2. As the result of this act of Adam, Christianity affirms that man is depraved. It has marked the character and extent of this depravity, with a particularity which we wonder has ever been called into debate.* It affirms that man is by

* Rom. i. 21-32; iii. 10-19; v. 12; viii. 6, 7; Gen. viii. 21; Ps. xiv. 1-3; Eph. ii. 1-3; 1 John v. 19; John iii. 1–6.

nature destitute of holiness, and it is on the ground of this fact that the Christian scheme was necessary. There is one great principle running through the whole of this scheme, which renders it what it is, viz.-the appointment of a Mediator. It regards man as so fallen, and so helpless, that but for an extraordinary intervention—the appointment of some being that should interpose to save-it was impossible that any native elasticity in the human powers or will, or any device which human ingenuity might fall on, should raise him up, and restore him to the favour of God. Now the thing which most manifestly characterizes this system is the doctrine of substitution—or the fact that Jesus Christ lived for others, toiled for others, and died for others; or, in other words, that God bestows upon us pardon and life in consequence of what his Son has done and suffered in our stead. The peculiarity which distinguishes this system from all others, is, that man does not approach his Maker directly, but only through the atonement of the Son of God.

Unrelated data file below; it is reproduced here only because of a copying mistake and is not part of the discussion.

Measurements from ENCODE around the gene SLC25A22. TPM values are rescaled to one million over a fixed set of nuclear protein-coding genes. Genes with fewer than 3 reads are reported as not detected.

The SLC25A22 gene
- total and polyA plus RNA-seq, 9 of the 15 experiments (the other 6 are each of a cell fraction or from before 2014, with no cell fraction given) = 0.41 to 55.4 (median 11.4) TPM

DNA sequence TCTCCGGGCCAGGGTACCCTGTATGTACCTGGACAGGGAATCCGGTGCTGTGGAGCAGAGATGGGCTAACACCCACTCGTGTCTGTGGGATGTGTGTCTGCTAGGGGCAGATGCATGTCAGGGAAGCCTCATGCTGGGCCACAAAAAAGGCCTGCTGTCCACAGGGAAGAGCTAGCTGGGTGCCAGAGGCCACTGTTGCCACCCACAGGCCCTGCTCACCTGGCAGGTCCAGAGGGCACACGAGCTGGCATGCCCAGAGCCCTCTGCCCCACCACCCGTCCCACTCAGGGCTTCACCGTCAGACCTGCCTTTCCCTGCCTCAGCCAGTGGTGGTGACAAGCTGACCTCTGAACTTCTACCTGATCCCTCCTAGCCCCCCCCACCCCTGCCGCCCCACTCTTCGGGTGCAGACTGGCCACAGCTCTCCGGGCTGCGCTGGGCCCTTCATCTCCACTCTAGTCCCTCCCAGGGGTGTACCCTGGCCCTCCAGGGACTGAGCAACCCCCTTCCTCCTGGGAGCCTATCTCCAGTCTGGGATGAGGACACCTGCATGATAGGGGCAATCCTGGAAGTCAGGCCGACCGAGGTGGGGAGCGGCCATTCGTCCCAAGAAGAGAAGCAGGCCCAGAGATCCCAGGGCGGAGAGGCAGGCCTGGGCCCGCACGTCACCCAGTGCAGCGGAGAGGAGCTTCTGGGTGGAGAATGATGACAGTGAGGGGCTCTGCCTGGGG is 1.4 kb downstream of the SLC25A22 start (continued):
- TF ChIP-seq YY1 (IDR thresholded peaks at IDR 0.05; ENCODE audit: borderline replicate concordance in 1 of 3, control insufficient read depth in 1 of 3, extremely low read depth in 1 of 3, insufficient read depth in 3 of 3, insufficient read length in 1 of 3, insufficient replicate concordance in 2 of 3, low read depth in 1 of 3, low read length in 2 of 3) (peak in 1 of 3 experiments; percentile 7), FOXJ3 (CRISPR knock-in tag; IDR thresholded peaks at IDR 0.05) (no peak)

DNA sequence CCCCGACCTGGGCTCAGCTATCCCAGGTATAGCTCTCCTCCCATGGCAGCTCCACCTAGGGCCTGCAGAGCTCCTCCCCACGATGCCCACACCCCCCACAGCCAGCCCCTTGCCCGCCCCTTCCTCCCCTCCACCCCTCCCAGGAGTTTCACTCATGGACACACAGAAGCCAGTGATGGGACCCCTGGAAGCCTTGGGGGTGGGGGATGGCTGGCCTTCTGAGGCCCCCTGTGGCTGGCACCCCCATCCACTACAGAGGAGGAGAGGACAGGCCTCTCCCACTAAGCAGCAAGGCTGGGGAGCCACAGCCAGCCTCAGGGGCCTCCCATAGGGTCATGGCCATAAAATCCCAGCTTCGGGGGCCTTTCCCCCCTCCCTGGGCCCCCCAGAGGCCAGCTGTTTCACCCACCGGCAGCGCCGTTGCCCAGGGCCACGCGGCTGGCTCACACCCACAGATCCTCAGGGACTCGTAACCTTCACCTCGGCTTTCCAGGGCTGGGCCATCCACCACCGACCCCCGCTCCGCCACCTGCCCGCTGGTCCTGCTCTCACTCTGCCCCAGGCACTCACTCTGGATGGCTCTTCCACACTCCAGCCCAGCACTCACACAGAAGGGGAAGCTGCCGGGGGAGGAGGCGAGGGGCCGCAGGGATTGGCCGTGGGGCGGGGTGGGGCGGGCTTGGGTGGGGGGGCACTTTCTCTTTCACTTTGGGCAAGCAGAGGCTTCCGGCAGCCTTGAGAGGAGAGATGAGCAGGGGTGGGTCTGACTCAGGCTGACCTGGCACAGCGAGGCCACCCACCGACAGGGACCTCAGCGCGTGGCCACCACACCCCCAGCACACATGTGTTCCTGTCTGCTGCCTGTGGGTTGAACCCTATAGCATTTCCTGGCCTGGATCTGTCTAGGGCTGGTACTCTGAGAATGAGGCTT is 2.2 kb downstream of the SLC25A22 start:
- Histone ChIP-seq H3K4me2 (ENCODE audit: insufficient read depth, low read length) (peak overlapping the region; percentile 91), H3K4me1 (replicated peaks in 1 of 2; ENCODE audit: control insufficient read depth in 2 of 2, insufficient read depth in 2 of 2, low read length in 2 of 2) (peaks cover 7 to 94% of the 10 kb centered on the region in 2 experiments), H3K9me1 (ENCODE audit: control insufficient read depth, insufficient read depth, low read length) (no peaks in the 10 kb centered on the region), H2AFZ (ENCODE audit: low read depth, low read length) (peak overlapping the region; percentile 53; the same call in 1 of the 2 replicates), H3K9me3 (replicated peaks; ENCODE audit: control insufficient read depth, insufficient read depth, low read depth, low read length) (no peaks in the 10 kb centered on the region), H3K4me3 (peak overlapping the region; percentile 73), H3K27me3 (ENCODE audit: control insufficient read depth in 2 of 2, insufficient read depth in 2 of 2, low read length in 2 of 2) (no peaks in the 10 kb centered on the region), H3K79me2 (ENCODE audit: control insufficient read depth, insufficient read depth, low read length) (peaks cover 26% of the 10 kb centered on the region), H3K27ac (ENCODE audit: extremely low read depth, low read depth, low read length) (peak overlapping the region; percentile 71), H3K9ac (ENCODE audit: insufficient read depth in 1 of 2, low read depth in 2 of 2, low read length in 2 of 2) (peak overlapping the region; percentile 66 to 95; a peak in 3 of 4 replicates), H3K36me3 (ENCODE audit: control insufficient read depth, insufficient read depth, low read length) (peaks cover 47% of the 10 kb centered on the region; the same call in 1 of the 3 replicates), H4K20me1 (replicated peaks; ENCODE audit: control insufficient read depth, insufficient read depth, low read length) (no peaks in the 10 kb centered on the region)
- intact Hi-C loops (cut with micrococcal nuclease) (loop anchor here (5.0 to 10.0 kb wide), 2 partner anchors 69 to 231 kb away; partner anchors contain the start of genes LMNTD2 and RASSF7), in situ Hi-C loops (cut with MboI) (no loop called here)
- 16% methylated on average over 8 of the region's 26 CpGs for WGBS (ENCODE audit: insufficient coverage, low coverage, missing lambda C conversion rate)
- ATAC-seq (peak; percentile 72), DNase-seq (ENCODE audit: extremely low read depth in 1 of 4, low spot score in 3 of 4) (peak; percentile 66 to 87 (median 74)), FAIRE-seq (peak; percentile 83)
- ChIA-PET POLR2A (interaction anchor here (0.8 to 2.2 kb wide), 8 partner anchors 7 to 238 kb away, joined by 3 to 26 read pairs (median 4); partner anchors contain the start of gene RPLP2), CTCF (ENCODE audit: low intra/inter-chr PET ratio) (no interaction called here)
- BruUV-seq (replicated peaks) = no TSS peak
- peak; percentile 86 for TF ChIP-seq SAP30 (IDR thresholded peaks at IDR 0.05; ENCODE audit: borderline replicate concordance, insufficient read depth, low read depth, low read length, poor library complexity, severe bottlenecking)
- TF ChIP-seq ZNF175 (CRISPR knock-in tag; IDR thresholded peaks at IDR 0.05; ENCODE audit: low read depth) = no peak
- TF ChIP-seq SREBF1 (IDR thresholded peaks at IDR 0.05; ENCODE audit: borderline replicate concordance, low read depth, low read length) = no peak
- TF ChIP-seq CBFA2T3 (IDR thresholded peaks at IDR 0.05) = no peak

Now in recurring to the analogy of nature, we have only to ask, whether calamities which are hastening to fall on us are ever put back by the intervention of another? Are there any cases in which either our own crimes or the manifest judgments of God are bringing ruin upon us, where that ruin is turned aside by the intervention of others? Now we at once cast our eyes backward to all the helpless and dangerous periods of our being. Did God come forth directly and protect us in the defenceless period of infancy? Who watched over the sleep of the cradle, and guarded us in sickness and helplessness? It was the tenderness of a mother bending over our slumbering childhood, foregoing sleep, and rest, and ease, and hailing toil and care that we might be defended.

* John i. 29; Eph. v. 2; 1 John ii. 2; iv. 10; Isa. liii. 4; Rom. iii. 24, 25; 2 Cor. v. 14; 1 Peter ii. 21.